Expressions of time often involve motion along a path. In such representations, time units can move with respect to an observer (1), vice versa (2), or else the motion can be observed from an external viewpoint (3):
(1) Winter is coming.
(2) We are approaching April.
(3) The lecture will be followed by a reception.
TIME IS SPACE, as described by Conceptual Metaphor Theory, has become a classic set of conceptual mappings in metaphor research within cognitive linguistics. Conceptual Integration theorists have recently revised the TIME IS SPACE conceptual metaphor, and proposed a more complex structure of mappings. The result of that network of mappings is a particular event of motion through space, conditioned by its goal to represent time.
With Max Jensen, I analyze Kavafis’ simile of life as a row of candles and Manrique’s metaphor of life as a river. We show that poetic texts can rely on the timeline to build powerful affective meanings. Familiarity with complex—but conventional—templates for building conceptual blends plays a crucial role in producing and understanding creative time metaphors in poetry. MORE
Aug 25, 2013: Much more than money: Conceptual integration and the materialization of timeHow do we conceptualize time as something material that we can count, measure, even buy and sell? How widespread are the cognitive recipes for thinking about time as something tangible? How do they work? How are they exploited by literature, for creating powerful aesthetic and affective meanings? Are the same conceptual templates also used by the Social Sciences that study time concepts and the role of time in human thought?
Time metaphors have long been a central topic in cognitive linguistics. In recent research with Ursina Teuscher, we analyzed patterns of conceptual mappings shared by Michael Ende’s children's novel about time, the best-seller Momo. There we found a bank of time, an organized mafia of men in gray that exploits people's fears to steal their time, the hour-lilies, beautiful flowers that constitute the substance of our lives, and many more. We compared the conceptual templates at work in these literary fantasies with examples of time conceptualization from psychology, sociology, economics, conventional language, and real social practices. We studied three major mappings in the materialization of time: time as money in relation with time banking, time units as objects produced by an internal clock, and time supply. MORE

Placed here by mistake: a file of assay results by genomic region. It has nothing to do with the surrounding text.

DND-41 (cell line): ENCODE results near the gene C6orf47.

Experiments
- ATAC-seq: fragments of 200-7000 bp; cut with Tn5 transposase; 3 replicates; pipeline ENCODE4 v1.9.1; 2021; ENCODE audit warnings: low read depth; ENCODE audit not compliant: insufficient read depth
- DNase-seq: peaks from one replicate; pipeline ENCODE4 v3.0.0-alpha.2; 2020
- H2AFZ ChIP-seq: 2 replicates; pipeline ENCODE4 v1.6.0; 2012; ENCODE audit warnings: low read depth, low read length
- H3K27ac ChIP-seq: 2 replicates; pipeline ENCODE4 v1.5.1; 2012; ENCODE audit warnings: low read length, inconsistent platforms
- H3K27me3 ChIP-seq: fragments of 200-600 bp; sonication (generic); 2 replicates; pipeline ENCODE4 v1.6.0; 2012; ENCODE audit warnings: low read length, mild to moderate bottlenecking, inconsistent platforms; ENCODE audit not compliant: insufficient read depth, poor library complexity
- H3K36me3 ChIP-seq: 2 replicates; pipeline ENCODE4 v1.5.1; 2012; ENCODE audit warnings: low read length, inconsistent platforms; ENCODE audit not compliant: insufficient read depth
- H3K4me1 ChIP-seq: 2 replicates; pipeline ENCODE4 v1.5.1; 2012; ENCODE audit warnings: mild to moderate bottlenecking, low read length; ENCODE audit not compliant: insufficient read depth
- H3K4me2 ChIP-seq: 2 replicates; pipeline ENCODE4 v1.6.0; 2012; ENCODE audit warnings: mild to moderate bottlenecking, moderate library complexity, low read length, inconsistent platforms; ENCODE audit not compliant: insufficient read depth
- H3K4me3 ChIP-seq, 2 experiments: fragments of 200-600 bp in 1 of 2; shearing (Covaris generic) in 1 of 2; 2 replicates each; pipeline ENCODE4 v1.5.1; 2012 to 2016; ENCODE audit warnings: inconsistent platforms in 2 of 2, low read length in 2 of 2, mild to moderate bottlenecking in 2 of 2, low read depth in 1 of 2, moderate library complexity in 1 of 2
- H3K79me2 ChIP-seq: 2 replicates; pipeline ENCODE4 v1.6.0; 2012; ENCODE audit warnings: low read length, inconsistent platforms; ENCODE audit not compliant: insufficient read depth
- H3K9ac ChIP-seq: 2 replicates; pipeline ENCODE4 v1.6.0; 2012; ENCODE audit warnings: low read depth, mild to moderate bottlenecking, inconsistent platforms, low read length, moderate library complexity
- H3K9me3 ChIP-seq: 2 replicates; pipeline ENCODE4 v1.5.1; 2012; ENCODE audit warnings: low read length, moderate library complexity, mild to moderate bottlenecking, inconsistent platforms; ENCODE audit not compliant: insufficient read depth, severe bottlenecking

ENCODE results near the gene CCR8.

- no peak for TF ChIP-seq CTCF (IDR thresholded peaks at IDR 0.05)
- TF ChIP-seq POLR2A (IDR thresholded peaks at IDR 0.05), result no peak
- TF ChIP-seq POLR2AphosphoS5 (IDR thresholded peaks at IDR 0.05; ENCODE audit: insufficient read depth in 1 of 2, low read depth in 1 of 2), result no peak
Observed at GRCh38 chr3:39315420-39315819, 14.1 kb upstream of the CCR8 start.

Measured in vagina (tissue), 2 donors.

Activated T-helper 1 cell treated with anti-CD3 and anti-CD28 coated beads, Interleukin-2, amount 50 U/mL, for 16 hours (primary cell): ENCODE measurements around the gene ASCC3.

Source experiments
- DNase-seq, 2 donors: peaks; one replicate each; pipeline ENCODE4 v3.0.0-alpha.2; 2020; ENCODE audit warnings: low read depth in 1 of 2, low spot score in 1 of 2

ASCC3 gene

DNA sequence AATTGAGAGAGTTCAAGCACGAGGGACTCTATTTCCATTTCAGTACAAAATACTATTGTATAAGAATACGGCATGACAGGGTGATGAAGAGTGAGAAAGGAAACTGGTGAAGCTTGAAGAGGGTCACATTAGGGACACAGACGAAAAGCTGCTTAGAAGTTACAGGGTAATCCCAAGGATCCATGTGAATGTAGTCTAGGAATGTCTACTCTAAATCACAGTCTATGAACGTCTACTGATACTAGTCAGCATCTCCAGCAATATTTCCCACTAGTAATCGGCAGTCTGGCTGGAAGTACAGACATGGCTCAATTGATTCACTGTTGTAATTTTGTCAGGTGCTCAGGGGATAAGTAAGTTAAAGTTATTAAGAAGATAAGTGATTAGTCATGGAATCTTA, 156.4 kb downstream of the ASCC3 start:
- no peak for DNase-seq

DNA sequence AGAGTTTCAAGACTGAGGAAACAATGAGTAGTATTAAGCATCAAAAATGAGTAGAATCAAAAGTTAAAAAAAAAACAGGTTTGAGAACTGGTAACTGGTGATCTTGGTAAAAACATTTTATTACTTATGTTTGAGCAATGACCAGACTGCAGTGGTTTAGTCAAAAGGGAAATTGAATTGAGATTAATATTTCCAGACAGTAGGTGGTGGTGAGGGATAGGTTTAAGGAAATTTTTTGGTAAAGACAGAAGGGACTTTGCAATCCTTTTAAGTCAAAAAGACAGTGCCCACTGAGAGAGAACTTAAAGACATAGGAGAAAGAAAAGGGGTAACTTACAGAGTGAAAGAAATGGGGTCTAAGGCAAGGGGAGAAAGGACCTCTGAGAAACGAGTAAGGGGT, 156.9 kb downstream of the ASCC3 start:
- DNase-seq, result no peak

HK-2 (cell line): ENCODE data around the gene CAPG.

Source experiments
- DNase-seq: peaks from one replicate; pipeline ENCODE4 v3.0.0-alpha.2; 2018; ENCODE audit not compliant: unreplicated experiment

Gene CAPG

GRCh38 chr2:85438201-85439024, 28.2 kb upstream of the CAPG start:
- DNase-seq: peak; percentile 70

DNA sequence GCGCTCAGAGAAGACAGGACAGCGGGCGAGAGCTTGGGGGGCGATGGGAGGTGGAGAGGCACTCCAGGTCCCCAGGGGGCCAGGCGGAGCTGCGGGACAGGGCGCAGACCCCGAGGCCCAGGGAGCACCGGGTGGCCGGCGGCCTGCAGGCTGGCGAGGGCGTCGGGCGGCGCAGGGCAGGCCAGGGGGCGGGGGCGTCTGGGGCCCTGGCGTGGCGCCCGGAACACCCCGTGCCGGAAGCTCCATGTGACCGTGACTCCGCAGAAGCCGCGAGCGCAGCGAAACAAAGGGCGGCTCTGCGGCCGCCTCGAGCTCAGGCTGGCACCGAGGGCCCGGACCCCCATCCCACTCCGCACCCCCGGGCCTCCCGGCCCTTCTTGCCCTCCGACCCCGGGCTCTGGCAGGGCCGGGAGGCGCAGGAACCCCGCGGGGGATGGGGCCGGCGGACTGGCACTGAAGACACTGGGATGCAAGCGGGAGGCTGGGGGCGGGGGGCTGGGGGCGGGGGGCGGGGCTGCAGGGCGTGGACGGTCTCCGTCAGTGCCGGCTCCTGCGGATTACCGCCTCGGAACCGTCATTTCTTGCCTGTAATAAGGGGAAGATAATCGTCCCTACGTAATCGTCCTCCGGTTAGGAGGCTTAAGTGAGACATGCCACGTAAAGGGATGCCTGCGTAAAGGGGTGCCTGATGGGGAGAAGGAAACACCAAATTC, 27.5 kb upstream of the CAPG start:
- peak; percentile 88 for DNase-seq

Poetic imagery systematically integrates archetypical emotion scenes with schematic narratives grounded on spatial cognition. These conceptual templates underlie a wide variety of poetic metaphors. For example, an erotic emission coming from the body or from a superior force (as in the arrows of love, or a light or scent from the beloved) has been repeatedly used to conceptualize love causation in literature, everyday language, or rituals, from Antiquity to the twentieth century.
To analyze these emotion discourses, we need both a historical and a cognitive perspective. Studies of the language of emotions often incur in Anglocentrism and neglect cultural diachrony in their search for universal patterns. This paper introduces a more complex cognitive model for the study of productive recipes of poetic creativity, and explores the wide diachrony of Greek poetry, with an emphasis on ancient and medieval texts. MORE